I think that is an excellent way of helping build your network of contacts within an industry that seem incredibly vast when you first start, but as you progress in your career, you understand how small a world it actually is. And so, I completely support finding the right organizations and it doesn’t have to be a big one, helping to make those connections and finding mentors and continuing to stay abreast of the trends and things that are happening in your industry.
You know, this pandemic has been really tough on everyone, for sure. But I think it’s also been in some ways, a blessing in disguise because you do have the opportunity to spend time on things that you might not otherwise have had a chance to spend time on.
Obviously, the big conferences and things like that have been canceled for all the right reasons. The most disappointing aspect of that is the networking piece because, I think most people would suggest going to a big conference is important to learn, but also to have that ability to connect.
(16:49) You talked about the uniqueness of the industry you're in now. And I think you're right. A lot of people don't realize you've got a lot of value-added services that you provide. I know that's a pretty hot area. I think I've read somewhere there's a 50 year low in like industrial and commercial warehouse distribution space, that's creating a lot of activity and a lot of jobs in itself. But when you look at your team, as you're going out to recruit people, what skills experiences are needed to be successful in that type of environment?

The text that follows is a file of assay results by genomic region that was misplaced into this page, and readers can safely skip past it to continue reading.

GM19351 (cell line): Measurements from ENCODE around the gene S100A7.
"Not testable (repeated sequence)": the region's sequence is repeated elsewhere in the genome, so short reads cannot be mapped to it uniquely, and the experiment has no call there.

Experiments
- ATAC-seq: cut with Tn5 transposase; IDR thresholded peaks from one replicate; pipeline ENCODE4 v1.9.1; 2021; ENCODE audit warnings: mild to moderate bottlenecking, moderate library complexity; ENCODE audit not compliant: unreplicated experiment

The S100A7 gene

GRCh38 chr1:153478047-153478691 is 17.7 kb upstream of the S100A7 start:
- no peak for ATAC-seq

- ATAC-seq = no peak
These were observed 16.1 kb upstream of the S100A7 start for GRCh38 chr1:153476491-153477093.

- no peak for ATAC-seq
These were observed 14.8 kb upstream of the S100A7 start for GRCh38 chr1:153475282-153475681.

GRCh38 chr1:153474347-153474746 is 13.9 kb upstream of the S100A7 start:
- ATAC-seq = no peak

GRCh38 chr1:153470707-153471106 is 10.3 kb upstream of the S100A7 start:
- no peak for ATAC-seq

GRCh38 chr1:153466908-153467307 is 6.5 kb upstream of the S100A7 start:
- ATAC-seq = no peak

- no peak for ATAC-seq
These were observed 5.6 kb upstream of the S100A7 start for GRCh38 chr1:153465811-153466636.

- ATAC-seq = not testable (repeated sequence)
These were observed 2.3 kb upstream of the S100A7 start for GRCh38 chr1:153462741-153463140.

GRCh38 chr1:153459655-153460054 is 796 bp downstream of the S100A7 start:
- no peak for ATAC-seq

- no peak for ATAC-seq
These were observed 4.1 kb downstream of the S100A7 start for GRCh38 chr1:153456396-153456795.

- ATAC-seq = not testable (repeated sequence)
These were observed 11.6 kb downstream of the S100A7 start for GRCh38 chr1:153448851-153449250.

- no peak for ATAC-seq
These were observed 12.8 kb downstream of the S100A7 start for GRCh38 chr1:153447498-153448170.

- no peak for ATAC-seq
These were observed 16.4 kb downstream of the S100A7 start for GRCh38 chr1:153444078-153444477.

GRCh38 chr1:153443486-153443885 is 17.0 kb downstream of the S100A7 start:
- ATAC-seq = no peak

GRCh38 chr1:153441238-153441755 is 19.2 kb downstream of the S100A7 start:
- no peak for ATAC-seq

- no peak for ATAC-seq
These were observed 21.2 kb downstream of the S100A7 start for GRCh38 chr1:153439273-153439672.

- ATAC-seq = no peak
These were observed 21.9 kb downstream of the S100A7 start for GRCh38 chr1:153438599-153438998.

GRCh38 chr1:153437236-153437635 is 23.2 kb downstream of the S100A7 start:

I would suggest that one of the key skillsets that companies are looking for is not well-defined. It’s not about a particular topic or major if you will, but it really has to do with more well-roundedness. And I don’t know of any school that’s offering a major in well-roundedness, but a part of that earned over time too. If you think back about what I was saying in terms of my career, where I started in the transportation function. And then it expanded to distribution and then to strategic sourcing and other areas over time, you have a much broader knowledge set. The other aspect of it that I didn’t bring up was global and supply chain, as you know, is a global sport. There’s certainly a desire to have individuals working on your team that have either experienced working in other parts of the world, or have a passion for that, because that’s an understanding, I think that’s going to be critical in the future and is critical today.
One of the reasons I think that I was more successful than I could have been is the fact that I was able to articulate some of the issues to senior management in a way that others in my field could not do because supply chain by nature is a very analytical field and for good reasons has a lot of very intelligent people that are crunching numbers and doing analytics, but may not be as good of public speakers. Being able to take complex problems and articulating them to senior management in a way that they could understand, I think was a big benefit. And that’s what I mean by well-roundedness it’s having the ability to do the deep dive analytics, but also the ability to help articulate those to different people in the organization at all different levels.